I've been called bitter, unhappy, unpatriotic and pompous because of some comments I made about gun control and America yesterday on Facebook. I was also defriended by one of my cousins because of it, so I think I'll take Denise's advice and blog about it.
Bitter? Well, I'll concede that I feel a tad bitter about the difficult times I've had negotiating for care for Sophie, for medications that cost less if I get them illegally from Canada than legally through my insurance company that has jacked up Sophie's premium more than 150% in three years. Bitter actually might be too mild a term for what I feel about the way this country handles healthcare and the insurance industry. As an overall characteristic of my person, though -- well, I'm not there, yet, thanks to daily meditation and the support and love of family and friends.
Unhappy? Hmmm. What the hell does it mean to be truly happy? I'm certainly not happy all the time and am distinctly unhappy about many things, but I try to do something about the things that make me unhappy. I think if someone knows me well, unhappy wouldn't be a term they'd use to describe me. I'm too much of an idealist to be unhappy. It does make me unhappy, though, that I can't have a heated discussion on Facebook with a first cousin without it degenerating into personal attack.
Unpatriotic? I was born an American and didn't work my ass off to be one. I didn't swim shark-infested oceans or dodge tyrants from the left or right. I believe it was sheer chance that I was born here and not some other country, and I'm grateful to be a part of such a vast, crazy, diverse and free place. I like ice in my drinks, movies, popcorn and peanut butter, all things that you're hard put to find in such plenitude elsewhere. I think our national parks, particularly Yosemite, are the greatest places on earth. Do I believe America is God's gift to the world? Absolutely not. Do I believe America is the best country in the world? Absolutely not. I'm grateful that my parents and their parents worked incredibly hard to give me the life I was born into. I'm grateful that I can speak openly as a woman in this country, that I can be in charge of my body, that I can choose to worship or not worship as I please. I'm grateful that our country is organized in such a fashion that I can go to the poll-booth and vote without getting killed, that I can rely on the country's military to protect me from imminent danger. I'm grateful that I get some financial aid from our government to help me with respite care for Sophie and my boys. But I'm an integral part of this country as well and grateful for the opportunity to give back with my own tax money, not only to pay for this military and many of the services that make our country a great one, but also to help those less fortunate. Do I believe I'm a human being connected to other human beings, regardless of where they were born? Yes, I do. I'm not sure if that makes me patriotic or unpatriotic, though.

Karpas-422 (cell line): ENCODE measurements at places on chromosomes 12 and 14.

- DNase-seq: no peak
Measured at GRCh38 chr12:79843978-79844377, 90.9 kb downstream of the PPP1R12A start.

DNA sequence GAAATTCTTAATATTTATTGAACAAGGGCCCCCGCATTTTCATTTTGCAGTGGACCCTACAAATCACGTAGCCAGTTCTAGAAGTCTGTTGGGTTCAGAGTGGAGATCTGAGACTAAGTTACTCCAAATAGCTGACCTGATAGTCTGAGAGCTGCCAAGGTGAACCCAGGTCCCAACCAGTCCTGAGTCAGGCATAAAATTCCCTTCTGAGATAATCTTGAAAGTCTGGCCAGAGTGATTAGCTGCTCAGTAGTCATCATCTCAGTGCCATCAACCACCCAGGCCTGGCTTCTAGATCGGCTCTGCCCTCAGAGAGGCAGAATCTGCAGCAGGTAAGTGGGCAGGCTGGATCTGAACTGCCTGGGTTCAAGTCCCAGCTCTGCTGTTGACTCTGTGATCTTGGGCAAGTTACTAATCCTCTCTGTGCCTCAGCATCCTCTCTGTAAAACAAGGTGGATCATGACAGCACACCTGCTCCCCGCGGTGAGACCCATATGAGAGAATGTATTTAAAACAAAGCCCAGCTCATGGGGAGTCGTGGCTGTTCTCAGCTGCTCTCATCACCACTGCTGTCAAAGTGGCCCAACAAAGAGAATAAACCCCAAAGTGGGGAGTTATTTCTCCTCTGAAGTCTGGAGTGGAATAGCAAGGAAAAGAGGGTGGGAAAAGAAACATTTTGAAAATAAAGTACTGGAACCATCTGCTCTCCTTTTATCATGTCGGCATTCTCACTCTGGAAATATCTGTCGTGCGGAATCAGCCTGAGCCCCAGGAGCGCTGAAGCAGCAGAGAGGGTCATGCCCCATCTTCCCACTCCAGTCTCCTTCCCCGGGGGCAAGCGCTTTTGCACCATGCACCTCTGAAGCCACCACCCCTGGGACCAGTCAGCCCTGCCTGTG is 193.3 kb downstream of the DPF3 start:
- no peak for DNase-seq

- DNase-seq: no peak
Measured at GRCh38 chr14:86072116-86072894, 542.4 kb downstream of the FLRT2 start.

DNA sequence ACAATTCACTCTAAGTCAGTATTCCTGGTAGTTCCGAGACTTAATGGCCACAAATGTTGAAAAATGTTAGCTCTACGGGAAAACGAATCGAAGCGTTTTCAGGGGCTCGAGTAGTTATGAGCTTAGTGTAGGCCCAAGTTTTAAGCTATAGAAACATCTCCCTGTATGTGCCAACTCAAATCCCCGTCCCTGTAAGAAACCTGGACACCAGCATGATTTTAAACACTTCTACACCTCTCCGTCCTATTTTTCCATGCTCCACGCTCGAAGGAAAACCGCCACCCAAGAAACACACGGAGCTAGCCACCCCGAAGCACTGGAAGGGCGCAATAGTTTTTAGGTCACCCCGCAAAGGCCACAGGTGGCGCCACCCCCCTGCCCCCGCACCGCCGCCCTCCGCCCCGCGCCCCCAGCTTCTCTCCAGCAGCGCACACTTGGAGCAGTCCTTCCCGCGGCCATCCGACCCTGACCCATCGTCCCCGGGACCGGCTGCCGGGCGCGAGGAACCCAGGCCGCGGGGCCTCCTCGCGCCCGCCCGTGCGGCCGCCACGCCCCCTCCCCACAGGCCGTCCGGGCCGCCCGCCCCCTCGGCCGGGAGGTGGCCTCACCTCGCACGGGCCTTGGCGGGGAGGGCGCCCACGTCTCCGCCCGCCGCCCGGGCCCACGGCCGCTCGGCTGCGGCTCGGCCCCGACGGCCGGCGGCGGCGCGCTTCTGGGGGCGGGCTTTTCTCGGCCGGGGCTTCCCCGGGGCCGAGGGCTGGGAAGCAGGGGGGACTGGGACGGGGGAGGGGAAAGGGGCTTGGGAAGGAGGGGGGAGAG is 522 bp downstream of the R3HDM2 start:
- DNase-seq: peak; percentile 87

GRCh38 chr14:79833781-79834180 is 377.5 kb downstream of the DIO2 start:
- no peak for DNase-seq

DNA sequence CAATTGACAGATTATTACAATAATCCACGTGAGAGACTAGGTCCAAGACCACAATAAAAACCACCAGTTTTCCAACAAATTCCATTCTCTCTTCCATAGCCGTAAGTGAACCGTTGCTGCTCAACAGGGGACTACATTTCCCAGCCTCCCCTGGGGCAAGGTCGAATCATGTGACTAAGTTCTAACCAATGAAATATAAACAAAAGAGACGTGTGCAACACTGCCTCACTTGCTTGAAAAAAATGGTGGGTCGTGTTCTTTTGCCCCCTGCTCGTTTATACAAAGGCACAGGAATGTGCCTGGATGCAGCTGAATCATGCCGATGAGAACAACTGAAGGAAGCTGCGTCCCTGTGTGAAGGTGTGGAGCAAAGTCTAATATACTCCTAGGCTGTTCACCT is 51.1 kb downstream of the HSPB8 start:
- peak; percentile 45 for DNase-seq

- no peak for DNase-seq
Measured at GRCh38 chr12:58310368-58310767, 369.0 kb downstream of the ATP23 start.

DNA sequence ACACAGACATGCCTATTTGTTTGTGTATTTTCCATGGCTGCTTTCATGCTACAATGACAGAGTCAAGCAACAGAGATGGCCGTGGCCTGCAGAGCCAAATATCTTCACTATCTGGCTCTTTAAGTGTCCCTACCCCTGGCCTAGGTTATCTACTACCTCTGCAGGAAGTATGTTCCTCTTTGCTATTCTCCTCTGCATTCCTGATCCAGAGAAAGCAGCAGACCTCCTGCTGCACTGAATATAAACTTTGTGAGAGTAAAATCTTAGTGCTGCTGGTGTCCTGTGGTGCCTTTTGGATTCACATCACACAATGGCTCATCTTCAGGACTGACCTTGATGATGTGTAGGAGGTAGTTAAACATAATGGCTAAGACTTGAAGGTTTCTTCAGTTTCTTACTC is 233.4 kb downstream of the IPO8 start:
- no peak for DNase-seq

Pompous? Well, I'll cry mea culpa on this one as I do have the tendency to condescend and my tongue is as sharp as a scythe. I'm working on it. When my son Oliver acts like a crazy person as a catcher on his baseball team, I wince and think he's a chip off the old maternal block. I even think the word asshole. Other people just say they like his passion. If I could learn to express my passion in more constructive ways, I'd be better off, as would those on the receiving end of my pontifications.
So, where does that leave us?
The Husband has been privy to the snafu on Facebook, and unlike a good Swiss, he's not been neutral. He rolls his eyes at Americans and their passion for guns and violence. He thinks the NRA is a repellent organization, drunk on power and a tired, irrelevant history. He's lectured me on the real reasons the Swiss all have guns when they're twenty and ammunition, too. He is a sharp shooter and participated for many years in the Swiss bicycle calvary. He hated every second of it, as his father did before him. The Husband is extremely knowledgeable about his country and loves his heritage no more or less than his life in this country. That's one of the reasons, I suppose, that I married him. You know -- all that John Lennon imagine stuff, imagine there's no country, no one to kill or die for, I wonder if you can.
Now I'm off to make some Hallelujah Cake, distinctly American for the Swiss Husband's birthday.
Veil Gluck zum Geburi!